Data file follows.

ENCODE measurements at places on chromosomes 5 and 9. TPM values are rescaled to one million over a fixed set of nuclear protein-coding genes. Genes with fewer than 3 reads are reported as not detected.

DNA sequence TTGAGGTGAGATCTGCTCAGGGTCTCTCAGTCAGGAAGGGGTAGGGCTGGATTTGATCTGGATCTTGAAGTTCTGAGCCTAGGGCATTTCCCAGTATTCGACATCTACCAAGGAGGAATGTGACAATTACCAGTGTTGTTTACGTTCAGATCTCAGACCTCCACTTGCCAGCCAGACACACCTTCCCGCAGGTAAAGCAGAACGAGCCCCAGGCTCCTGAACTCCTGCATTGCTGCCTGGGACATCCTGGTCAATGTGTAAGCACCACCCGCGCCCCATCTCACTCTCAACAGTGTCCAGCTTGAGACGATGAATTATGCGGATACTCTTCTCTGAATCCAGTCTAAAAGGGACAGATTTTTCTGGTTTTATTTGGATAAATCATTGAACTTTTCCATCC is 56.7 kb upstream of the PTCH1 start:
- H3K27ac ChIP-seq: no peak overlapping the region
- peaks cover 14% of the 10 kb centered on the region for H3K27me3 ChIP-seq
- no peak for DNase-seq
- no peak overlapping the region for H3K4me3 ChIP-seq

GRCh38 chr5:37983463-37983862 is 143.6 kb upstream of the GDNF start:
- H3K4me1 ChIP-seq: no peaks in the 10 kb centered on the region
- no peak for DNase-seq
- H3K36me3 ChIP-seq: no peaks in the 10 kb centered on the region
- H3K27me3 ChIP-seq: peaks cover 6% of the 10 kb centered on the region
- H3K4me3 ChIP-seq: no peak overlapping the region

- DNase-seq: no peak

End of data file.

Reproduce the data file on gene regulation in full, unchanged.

ENCODE measurements at places on chromosomes 5 and 9. TPM values are rescaled to one million over a fixed set of nuclear protein-coding genes. Genes with fewer than 3 reads are reported as not detected.

DNA sequence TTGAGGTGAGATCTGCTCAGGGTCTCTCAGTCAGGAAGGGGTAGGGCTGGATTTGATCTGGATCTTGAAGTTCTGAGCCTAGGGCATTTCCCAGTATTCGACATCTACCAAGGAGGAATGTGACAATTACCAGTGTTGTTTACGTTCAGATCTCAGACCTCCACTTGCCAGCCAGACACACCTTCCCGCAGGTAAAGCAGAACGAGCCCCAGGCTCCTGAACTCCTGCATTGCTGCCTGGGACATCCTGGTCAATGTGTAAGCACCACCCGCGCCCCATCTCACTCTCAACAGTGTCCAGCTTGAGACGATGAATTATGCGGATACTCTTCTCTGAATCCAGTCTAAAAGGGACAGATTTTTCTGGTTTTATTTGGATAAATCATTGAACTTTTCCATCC is 56.7 kb upstream of the PTCH1 start:
- H3K27ac ChIP-seq: no peak overlapping the region
- peaks cover 14% of the 10 kb centered on the region for H3K27me3 ChIP-seq
- no peak for DNase-seq
- no peak overlapping the region for H3K4me3 ChIP-seq

GRCh38 chr5:37983463-37983862 is 143.6 kb upstream of the GDNF start:
- H3K4me1 ChIP-seq: no peaks in the 10 kb centered on the region
- no peak for DNase-seq
- H3K36me3 ChIP-seq: no peaks in the 10 kb centered on the region
- H3K27me3 ChIP-seq: peaks cover 6% of the 10 kb centered on the region
- H3K4me3 ChIP-seq: no peak overlapping the region

- DNase-seq: no peak